What does Judges 10:2 mean?
ESV: And he judged Israel twenty-three years. Then he died and was buried at Shamir.
NIV: He led Israel twenty-three years; then he died, and was buried in Shamir.
NASB: He judged Israel for twenty-three years. Then he died and was buried in Shamir.
CSB: Tola judged Israel twenty-three years and when he died, was buried in Shamir.
NLT: He judged Israel for twenty-three years. When he died, he was buried in Shamir.
KJV: And he judged Israel twenty and three years, and died, and was buried in Shamir.
Verse Commentary:
Some of the "judges" who rescued Israel through God's power are explained in stories that go on for several chapters in the book of Judges. Gideon's story even continued through to the generation of sons after him (Judges 8:28; 9:56–57). Others, like Shamgar (Judges 3:31), are given the briefest of mentions. Tola's story is over after just two verses (Judges 10:1). He arose to pull Israel from some crisis and then ruled as judge from his home in a city called Shamir. He fulfilled his role for twenty-three years, then died and was buried at Shamir.

It's unknown why so few details are provided about Tola, or regarding Jair in the following verses (Judges 10:3–5). Unlike the more-dramatic stories of other judges, Scripture doesn't explicitly say how or why the Lord designated either. No mention is made about Israel crying out for salvation from their enemies in their cases. Since the book of Judges is primarily about God's relationship with Israel, it may be that the experiences of these men didn't have a direct link to God's protection or discipline of Israel. Instead, their roles continue to set up the next moments in Israel's history.
Verse Context:
Judges 10:1–5 describes a period between Abimelech's atrocities and Israel's return to serving false gods. Little information is given about the two judges who arise during this time. Tola, from Issachar, saves Israel in some way and rules for twenty-three years. Jair rules from Gilead for twenty-two years, along with his thirty sons, who rule over thirty different towns. That area of Gilead is known by a name meaning "the settlements of Jair."
Chapter Summary:
Two more judges, Tola and Jair, rescue Israel for a time. Little detail is given about either. Once again, the people return to idolatry and depraved sins (Deuteronomy 12:29–31). In response, God submits His people to the Ammonites and Philistines. After eighteen years, they confess and beg for mercy. God bluntly refuses, this time. And yet, Israel shows humble repentance, getting rid of their idols. As God prepares to save the people, an army of Israelites in Gilead gathers to face an army of Ammonites. But the Israelite army lacks a leader.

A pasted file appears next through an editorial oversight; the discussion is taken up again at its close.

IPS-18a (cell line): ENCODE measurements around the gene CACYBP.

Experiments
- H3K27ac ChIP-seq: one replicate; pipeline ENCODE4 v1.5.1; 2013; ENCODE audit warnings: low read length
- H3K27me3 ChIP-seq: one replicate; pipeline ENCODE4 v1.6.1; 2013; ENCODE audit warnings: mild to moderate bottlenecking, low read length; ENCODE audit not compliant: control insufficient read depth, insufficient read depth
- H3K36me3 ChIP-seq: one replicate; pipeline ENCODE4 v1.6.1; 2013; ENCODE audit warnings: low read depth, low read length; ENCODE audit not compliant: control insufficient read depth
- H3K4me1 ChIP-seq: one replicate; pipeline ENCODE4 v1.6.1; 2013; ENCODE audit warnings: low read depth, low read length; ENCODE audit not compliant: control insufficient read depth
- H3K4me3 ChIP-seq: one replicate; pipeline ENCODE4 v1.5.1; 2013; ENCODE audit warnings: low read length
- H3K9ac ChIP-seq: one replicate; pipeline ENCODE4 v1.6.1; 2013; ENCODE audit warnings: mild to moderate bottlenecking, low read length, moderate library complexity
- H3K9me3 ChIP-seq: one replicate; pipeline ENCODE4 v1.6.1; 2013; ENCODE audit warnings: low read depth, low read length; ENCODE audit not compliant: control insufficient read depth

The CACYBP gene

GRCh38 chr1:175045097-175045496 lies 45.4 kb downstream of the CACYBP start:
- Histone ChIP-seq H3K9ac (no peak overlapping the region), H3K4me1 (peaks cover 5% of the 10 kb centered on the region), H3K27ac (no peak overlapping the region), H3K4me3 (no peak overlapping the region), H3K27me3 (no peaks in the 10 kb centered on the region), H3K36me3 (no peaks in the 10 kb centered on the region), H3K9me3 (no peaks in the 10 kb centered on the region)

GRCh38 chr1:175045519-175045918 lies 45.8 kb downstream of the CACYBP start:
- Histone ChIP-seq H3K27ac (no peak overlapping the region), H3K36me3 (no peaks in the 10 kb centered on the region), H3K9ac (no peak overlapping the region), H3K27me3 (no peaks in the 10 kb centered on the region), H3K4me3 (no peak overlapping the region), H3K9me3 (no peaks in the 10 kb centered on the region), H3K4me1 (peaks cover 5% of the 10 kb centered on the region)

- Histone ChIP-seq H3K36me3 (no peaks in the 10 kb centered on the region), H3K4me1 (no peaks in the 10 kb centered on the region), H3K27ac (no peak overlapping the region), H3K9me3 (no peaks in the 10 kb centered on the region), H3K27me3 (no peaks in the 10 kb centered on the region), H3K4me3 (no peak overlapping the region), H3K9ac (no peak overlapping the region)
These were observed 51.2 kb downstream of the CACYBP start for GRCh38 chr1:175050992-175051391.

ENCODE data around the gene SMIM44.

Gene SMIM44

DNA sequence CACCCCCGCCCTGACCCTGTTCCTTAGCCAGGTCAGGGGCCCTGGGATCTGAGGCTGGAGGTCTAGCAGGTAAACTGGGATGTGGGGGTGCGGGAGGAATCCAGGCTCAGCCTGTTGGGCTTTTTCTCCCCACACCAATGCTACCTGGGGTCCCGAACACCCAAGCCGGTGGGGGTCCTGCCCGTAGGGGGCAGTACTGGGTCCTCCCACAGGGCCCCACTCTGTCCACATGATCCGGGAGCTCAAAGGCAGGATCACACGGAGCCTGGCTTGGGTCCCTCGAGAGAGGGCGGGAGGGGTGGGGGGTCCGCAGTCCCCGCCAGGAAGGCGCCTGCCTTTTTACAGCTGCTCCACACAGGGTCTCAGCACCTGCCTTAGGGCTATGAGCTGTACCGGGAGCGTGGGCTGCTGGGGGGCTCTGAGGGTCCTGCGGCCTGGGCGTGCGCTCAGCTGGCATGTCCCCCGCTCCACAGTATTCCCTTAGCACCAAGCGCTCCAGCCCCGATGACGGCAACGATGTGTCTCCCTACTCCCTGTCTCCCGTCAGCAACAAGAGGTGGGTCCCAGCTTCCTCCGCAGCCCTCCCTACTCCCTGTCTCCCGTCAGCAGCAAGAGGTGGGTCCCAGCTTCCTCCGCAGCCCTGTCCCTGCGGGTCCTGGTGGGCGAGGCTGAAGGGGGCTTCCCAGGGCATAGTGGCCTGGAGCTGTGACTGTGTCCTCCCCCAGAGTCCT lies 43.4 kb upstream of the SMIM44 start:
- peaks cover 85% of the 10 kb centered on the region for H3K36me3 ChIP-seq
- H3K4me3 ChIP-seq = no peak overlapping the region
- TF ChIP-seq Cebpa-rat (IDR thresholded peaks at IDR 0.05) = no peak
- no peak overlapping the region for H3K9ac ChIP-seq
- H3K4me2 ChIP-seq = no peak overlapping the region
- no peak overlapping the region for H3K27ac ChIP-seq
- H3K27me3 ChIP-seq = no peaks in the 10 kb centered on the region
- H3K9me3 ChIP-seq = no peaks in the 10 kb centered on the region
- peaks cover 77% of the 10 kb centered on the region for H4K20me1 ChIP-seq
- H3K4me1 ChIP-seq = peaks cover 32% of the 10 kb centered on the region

Chapter Context:
After Gideon rescued Israel (Judges 6—8), his son, Abimelech, murdered his siblings and became a despotic ruler (Judges 9). That ended with further tragedy and bloodshed. Judges 10 begins with a brief description of two judges who ruled after the time of Abimelech. Then Israel falls further than ever into the worship of false gods. Nearly two decades after God turns the people over to their enemies, they confess their sinfulness. The Ammonites encamp against Israel in Gilead. The leaders of Gilead search for someone to lead them in battle. Chapter 11 details the call and success of the next judge, Jephthah.
Book Summary:
The Book of Judges describes Israel's history from the death of Joshua to shortly before Israel's first king, Saul. Israel fails to complete God's command to purge the wicked Canaanites from the land (Deuteronomy 7:1–5; 9:4). This results in a centuries-long cycle where Israel falls into sin and is oppressed by local enemies. After each oppression, God sends a civil-military leader, labeled using a Hebrew word loosely translated into English as "judge." These appointed rescuers would free Israel from enemy control and govern for a certain time. After each judge's death, the cycle of sin and oppression begins again. This continues until the people of Israel choose a king, during the ministry of the prophet-and-judge Samuel (1 Samuel 1—7).
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